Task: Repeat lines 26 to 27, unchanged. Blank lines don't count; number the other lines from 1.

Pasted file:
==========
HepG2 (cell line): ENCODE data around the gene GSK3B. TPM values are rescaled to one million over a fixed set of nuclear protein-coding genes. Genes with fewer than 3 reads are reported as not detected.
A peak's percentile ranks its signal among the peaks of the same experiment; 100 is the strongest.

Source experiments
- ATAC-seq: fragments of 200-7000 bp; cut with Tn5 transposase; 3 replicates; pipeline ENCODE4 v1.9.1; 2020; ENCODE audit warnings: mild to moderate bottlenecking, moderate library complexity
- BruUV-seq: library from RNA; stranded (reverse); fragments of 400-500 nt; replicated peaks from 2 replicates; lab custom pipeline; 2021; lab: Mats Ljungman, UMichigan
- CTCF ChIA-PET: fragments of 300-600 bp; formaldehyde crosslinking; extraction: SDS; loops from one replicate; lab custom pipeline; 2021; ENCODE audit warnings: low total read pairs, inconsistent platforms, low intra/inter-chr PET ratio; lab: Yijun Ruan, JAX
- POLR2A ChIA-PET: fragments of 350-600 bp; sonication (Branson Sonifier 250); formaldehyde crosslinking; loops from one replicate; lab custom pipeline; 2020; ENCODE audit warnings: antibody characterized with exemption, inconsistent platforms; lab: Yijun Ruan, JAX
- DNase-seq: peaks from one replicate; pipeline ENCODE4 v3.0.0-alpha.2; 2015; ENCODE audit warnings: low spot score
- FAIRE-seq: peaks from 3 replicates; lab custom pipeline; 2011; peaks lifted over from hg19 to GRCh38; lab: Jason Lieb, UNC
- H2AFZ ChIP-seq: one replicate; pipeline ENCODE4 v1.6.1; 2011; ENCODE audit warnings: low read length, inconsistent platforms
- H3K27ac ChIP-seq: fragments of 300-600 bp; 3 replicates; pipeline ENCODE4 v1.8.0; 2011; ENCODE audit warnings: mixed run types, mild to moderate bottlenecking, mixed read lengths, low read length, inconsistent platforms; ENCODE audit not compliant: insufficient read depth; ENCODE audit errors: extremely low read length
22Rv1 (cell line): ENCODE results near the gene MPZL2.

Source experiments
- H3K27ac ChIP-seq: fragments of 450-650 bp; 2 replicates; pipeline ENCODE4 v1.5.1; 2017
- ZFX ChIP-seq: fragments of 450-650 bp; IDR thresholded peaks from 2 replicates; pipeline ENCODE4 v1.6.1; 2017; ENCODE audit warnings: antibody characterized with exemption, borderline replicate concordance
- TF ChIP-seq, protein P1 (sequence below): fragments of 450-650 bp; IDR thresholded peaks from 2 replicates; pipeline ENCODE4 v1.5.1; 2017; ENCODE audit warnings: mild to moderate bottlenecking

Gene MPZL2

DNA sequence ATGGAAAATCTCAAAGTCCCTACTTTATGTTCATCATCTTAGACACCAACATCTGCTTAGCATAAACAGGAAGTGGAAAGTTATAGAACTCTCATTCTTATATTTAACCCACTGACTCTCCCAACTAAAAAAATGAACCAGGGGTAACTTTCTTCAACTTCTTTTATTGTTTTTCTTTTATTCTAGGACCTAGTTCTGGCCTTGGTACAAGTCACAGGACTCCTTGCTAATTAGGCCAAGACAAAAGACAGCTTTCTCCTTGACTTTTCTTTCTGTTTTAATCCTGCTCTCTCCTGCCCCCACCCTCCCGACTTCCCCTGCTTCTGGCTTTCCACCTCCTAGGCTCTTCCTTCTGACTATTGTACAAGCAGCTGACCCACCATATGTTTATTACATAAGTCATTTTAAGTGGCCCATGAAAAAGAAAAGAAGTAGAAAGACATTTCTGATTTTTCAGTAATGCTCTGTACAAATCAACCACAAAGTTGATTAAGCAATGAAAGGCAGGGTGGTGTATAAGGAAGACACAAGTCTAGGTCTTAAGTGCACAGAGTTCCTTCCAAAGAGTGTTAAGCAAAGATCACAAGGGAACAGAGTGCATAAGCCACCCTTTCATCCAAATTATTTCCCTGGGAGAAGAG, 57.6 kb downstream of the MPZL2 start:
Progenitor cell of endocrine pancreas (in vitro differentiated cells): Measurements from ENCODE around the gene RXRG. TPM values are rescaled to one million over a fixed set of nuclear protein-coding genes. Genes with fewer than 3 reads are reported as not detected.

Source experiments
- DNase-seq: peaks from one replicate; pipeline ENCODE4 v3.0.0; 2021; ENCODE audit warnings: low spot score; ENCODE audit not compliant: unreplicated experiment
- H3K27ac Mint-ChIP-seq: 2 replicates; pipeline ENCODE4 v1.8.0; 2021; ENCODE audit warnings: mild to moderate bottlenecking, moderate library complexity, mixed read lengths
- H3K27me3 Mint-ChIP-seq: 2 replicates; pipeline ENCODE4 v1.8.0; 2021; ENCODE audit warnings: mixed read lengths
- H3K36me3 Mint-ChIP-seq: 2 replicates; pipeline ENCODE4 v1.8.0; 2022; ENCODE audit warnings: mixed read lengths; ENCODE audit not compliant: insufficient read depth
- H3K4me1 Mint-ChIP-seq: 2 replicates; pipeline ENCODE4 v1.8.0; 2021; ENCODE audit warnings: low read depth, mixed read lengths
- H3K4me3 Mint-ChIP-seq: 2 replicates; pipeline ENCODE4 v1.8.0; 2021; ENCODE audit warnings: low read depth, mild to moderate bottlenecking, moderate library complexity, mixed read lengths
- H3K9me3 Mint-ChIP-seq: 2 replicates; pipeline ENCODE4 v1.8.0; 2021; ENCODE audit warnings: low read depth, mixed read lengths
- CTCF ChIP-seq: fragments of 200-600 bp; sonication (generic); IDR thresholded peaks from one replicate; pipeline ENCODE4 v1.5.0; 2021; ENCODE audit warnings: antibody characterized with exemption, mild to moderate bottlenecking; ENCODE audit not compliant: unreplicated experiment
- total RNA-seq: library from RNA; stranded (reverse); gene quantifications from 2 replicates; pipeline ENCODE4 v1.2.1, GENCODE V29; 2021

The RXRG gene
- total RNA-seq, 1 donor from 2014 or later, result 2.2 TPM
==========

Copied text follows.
- H3K4me3 Mint-ChIP-seq: 2 replicates; pipeline ENCODE4 v1.8.0; 2021; ENCODE audit warnings: low read depth, mild to moderate bottlenecking, moderate library complexity, mixed read lengths
- H3K9me3 Mint-ChIP-seq: 2 replicates; pipeline ENCODE4 v1.8.0; 2021; ENCODE audit warnings: low read depth, mixed read lengths